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Spot the Fat in Your Snack


Key Concepts
Fat, nutrition, food, potato chips
Svenja Lohner, PhD, Science Buddies
Pictures of two different kinds of potato chips (one reduced fat, and the other regular), crushed chips on graph paper, and blotches of grease on graph paper.


Do you love potato chips? If you do, you are not alone. Potato chips are a very popular snack food. In fact, many people eat more than one bag of chips per month. When eating potato chips, have you ever noticed that your hands get really greasy? Maybe you have heard people telling you not to eat potato chips because they are bad for you and contain too much fat. But is this really true? Do this activity and find out by making the fats in potato chips visible.

This activity is not recommended for use as a science fair project. Good science fair projects have a stronger focus on controlling variables, taking accurate measurements, and analyzing data. To find a science fair project that is just right for you, browse our library of over 1,200 Science Fair Project Ideas or use the Topic Selection Wizard to get a personalized project recommendation.


Fats are a main component of our diet and are essential for our bodies to work. A healthy diet consists of about 20 percent fat. But why is fat useful to us? Well, body fat functions as an insulation layer to maintain our body temperature; it also protects our organs. Our body also uses fat for storing energy or for digesting essential fat-soluble vitamins. So why do we hear all these stories about bad fats that are unhealthy? The reason is that there are different types of fats in foods and not all of them are healthy.

If you have ever looked at nutrition labels of foods, you might have noticed that the fat category is subdivided into “saturated,” “unsaturated” and “trans” fats. The different names represent the different types of fats that result from different chemical structures of the fat molecules. But which of these are the “bad” and which are the “good” fats? Unsaturated fats—mostly found in plant-based foods and oils—have been shown to be beneficial to your health. Saturated fats—which mainly come from animal sources—have been associated with an increased risk of cardiovascular diseases. “Trans fats,” in particular, which come from food processing and do not occur in nature, should be avoided in a healthy diet.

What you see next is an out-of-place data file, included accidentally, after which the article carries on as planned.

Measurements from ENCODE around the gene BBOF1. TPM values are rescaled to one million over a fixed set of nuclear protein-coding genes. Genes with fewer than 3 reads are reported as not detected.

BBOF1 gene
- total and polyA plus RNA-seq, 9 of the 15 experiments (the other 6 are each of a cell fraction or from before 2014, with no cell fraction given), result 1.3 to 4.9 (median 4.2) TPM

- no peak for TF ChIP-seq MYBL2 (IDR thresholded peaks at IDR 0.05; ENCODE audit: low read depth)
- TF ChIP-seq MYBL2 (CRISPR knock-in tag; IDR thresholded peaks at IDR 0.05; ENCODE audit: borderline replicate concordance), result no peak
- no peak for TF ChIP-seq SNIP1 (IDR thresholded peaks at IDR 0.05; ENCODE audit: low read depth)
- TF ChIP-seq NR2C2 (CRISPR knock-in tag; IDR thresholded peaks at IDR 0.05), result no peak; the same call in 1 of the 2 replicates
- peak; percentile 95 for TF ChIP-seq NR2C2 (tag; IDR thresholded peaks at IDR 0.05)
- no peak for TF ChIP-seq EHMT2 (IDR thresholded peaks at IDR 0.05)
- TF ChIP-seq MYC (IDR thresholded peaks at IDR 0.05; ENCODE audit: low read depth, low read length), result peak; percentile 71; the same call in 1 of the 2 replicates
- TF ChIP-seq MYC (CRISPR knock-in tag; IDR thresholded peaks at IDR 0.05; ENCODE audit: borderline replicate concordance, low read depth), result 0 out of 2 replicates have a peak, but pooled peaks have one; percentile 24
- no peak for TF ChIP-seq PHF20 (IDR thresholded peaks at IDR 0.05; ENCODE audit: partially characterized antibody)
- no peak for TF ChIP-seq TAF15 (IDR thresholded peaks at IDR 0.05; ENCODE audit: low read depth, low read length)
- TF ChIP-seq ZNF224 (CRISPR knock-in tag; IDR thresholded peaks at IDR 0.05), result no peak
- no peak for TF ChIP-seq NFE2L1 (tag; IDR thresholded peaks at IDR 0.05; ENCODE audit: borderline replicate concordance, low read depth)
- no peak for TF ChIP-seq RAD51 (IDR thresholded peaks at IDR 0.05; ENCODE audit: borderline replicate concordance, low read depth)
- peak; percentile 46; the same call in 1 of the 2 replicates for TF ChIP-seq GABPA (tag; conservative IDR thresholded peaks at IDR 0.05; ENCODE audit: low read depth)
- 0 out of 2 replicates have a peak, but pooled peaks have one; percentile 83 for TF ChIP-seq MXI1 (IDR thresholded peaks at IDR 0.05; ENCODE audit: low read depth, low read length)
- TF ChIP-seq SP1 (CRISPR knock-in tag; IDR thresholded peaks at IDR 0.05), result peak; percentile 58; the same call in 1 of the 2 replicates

Almost every food we eat has some amount of fat in it, often in an invisible form so we do not even notice it. Did you know that potato chips contain up to 35 percent fat? An easy way to make these fats visible is the so-called grease spot test. Grab some chips and see for yourself in this activity.


  • Clean working area that can get greasy
  • Graph paper
  • Wax paper
  • Two sheets of regular paper
  • Rolling pin
  • Scissors
  • Timer
  • Digital kitchen scale
  • Two varieties of potato chips (use regular baked chips and reduced fat chips)


  1. Find a clean working area that can get dirty and greasy.
  2. With your scissors, cut two pieces of graphing paper, approximately 18 x 12 cm (7 x 5 inches).
  3. Cut two slightly larger sized pieces of the wax paper.
  4. Take one sheet of the regular paper, the cut graph paper and the wax paper and label each one “Regular Chips.” Label the other set of papers with “Reduced Fat Chips.”
  5. On your kitchen scale, weigh about 28 grams (or 1 ounce) of each kind of potato chip, the regular and reduced fat variety. Set each pile aside on your table for now.


  1. With your hands, take a couple of regular potato chips out of the bag. Look at them closely. Do they look very greasy?
  2. Crumble the potato chips with your fingers. How do your fingers look? Can you see some shiny grease on them? How do your fingers feel when you rub them against each other?
  3. Repeat steps 1 and 2 with the reduced fat potato chips. Do the chips look very different? Are your hands less greasy after you crumble them with your fingers?
  4. Clean your hands and put the sheet of paper labeled “Regular Chips” down on the table. Take the piece of graph paper labeled “Regular Chips” and place it on top of the regular piece of paper.
  5. Now, take the pile of regular chips that you prepared and spread them evenly on the graph paper so the whole area is covered with chips.
  6. Place the wax paper labeled “Regular Chips” on top of the chips.